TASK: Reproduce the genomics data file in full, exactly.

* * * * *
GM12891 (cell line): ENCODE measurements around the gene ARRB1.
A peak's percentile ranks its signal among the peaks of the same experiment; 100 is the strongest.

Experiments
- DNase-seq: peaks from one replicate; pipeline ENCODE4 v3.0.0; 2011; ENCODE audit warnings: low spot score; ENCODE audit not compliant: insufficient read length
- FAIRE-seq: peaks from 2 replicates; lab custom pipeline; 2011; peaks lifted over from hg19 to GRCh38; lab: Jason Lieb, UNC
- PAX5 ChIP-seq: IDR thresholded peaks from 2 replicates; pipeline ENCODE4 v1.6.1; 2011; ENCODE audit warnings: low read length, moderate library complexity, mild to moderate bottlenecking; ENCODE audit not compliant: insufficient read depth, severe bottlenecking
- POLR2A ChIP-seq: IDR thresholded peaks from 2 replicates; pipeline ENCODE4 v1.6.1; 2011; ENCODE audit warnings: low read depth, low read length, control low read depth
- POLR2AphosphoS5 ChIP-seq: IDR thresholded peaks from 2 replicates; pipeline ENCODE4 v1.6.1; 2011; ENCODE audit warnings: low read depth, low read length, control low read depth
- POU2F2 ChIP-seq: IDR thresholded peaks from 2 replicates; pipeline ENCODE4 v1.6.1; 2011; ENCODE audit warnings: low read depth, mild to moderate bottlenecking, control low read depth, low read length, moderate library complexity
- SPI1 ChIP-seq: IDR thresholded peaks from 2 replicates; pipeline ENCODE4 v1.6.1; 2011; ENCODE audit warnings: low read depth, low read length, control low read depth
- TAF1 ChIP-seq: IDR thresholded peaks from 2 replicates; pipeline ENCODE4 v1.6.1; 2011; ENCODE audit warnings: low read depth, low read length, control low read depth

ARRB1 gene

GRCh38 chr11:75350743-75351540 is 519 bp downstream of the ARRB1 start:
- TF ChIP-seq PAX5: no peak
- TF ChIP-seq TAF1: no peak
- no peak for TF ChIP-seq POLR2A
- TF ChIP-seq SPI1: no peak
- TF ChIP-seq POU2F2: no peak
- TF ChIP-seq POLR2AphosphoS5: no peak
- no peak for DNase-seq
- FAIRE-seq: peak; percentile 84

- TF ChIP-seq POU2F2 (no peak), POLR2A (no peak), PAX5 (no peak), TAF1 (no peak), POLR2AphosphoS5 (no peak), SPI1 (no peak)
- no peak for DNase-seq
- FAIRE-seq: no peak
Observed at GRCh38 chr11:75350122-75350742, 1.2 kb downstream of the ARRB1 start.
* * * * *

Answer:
GM12891 (cell line): ENCODE measurements around the gene ARRB1.
A peak's percentile ranks its signal among the peaks of the same experiment; 100 is the strongest.

Experiments
- DNase-seq: peaks from one replicate; pipeline ENCODE4 v3.0.0; 2011; ENCODE audit warnings: low spot score; ENCODE audit not compliant: insufficient read length
- FAIRE-seq: peaks from 2 replicates; lab custom pipeline; 2011; peaks lifted over from hg19 to GRCh38; lab: Jason Lieb, UNC
- PAX5 ChIP-seq: IDR thresholded peaks from 2 replicates; pipeline ENCODE4 v1.6.1; 2011; ENCODE audit warnings: low read length, moderate library complexity, mild to moderate bottlenecking; ENCODE audit not compliant: insufficient read depth, severe bottlenecking
- POLR2A ChIP-seq: IDR thresholded peaks from 2 replicates; pipeline ENCODE4 v1.6.1; 2011; ENCODE audit warnings: low read depth, low read length, control low read depth
- POLR2AphosphoS5 ChIP-seq: IDR thresholded peaks from 2 replicates; pipeline ENCODE4 v1.6.1; 2011; ENCODE audit warnings: low read depth, low read length, control low read depth
- POU2F2 ChIP-seq: IDR thresholded peaks from 2 replicates; pipeline ENCODE4 v1.6.1; 2011; ENCODE audit warnings: low read depth, mild to moderate bottlenecking, control low read depth, low read length, moderate library complexity
- SPI1 ChIP-seq: IDR thresholded peaks from 2 replicates; pipeline ENCODE4 v1.6.1; 2011; ENCODE audit warnings: low read depth, low read length, control low read depth
- TAF1 ChIP-seq: IDR thresholded peaks from 2 replicates; pipeline ENCODE4 v1.6.1; 2011; ENCODE audit warnings: low read depth, low read length, control low read depth

ARRB1 gene

GRCh38 chr11:75350743-75351540 is 519 bp downstream of the ARRB1 start:
- TF ChIP-seq PAX5: no peak
- TF ChIP-seq TAF1: no peak
- no peak for TF ChIP-seq POLR2A
- TF ChIP-seq SPI1: no peak
- TF ChIP-seq POU2F2: no peak
- TF ChIP-seq POLR2AphosphoS5: no peak
- no peak for DNase-seq
- FAIRE-seq: peak; percentile 84

- TF ChIP-seq POU2F2 (no peak), POLR2A (no peak), PAX5 (no peak), TAF1 (no peak), POLR2AphosphoS5 (no peak), SPI1 (no peak)
- no peak for DNase-seq
- FAIRE-seq: no peak
Observed at GRCh38 chr11:75350122-75350742, 1.2 kb downstream of the ARRB1 start.